Engagement. Agency. Empowerment. Three concepts that were new to many of us a few years ago are now part of our everyday workplace environment at Finger Lakes ReUse. They have emerged as components of our ReUse Center culture, manifested in the actions and ongoing dedication of individuals who may have traditionally felt marginalized or disenfranchised by society, but have found a place and a meaningful role in the breadth and complexities of tasks made available through the activity and industry of reuse. Too many local families don’t have a computer for their children to do their homework. Too many people are un-employed or under-employed.
Five of our employees were hired through the Department of Social Services Community Work Experience program, so instead of receiving public assistance, they are now self-sufficient wage earners.
Unemployment and underemployment persist as one of the greatest challenges facing upstate NY communities. The ReUse of materials transforms local liabilities or "waste" back into local assets in the form of revenues, workforce development tools, sales tax, and quality jobs.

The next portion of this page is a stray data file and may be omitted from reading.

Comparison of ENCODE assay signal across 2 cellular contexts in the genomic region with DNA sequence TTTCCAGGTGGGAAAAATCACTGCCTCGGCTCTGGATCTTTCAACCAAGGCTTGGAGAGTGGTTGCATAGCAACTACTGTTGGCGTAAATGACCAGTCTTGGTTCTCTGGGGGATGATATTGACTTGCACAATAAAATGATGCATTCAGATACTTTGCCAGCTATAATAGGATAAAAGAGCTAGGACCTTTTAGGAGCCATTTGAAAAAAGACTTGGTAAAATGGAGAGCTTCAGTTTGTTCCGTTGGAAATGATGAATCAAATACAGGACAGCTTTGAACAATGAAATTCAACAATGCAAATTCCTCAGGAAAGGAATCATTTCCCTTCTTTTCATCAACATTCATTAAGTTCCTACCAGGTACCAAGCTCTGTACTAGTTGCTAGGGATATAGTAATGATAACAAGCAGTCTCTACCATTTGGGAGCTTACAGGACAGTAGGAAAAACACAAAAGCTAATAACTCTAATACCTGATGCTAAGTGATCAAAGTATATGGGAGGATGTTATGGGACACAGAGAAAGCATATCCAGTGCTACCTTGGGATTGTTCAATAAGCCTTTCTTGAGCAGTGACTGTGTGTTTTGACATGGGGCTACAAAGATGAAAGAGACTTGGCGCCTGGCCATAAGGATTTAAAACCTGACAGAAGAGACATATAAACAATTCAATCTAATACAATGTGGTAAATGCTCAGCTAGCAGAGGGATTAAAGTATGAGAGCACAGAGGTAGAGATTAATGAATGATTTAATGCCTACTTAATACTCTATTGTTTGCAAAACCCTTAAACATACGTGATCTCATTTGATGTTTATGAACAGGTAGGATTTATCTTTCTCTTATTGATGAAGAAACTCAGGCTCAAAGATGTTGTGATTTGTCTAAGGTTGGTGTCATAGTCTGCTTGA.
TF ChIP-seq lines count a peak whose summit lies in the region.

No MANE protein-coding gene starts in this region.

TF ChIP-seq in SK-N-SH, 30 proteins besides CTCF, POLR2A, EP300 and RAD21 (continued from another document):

Since opening our first ReUse Center in a shopping mall in Lansing less than five years ago, we have created 14 living wage jobs, sold $1.1 million in used merchandise (more than 400,000 items), and earned an additional $208,000 in deconstruction service fees, delivery charges, and for computer repair services. Finger Lakes ReUse, Inc. has been actively transforming liabilities (solid waste) into community assets (taxable, durable goods, living wage jobs, and job training opportunities). These taxable goods and services have so far generated more than $100,000 in sales tax.
The action of reusing materials has a rich variety of positive multiplying effects. Diversion from landfills, reducing trucking and transport and harmful CO2, harnessing embodied energy, preserving natural resources, creating jobs and job training opportunities, empowerment and re-entry opportunities, and plus, it’s fun!
Meanwhile, the world’s largest landfills have been closing, and they are only 25-55 years old. 30%-40% of the nation’s waste stream consists of construction and demolition debris. If we could extend the life of every personal computer in the U.S. by 50%, we would reduce CO2 emissions by 25 million metric tons.
Seneca Meadows in upstate NY may become one of the world's largest active landfills over the next 10 years.
2001 - Fresh Kills – Staten Island, NY CLOSED
(54 years old – 29,000 TPD)
2011 - Bordo Poniente – Mexico CLOSED
(26 years old – 15,000 TPD)
2012 - Jardim Gramacho – Rio de Janeiro, Brazil CLOSED
(34 years old – 9,000 TPD)
TPD – Tons Per Day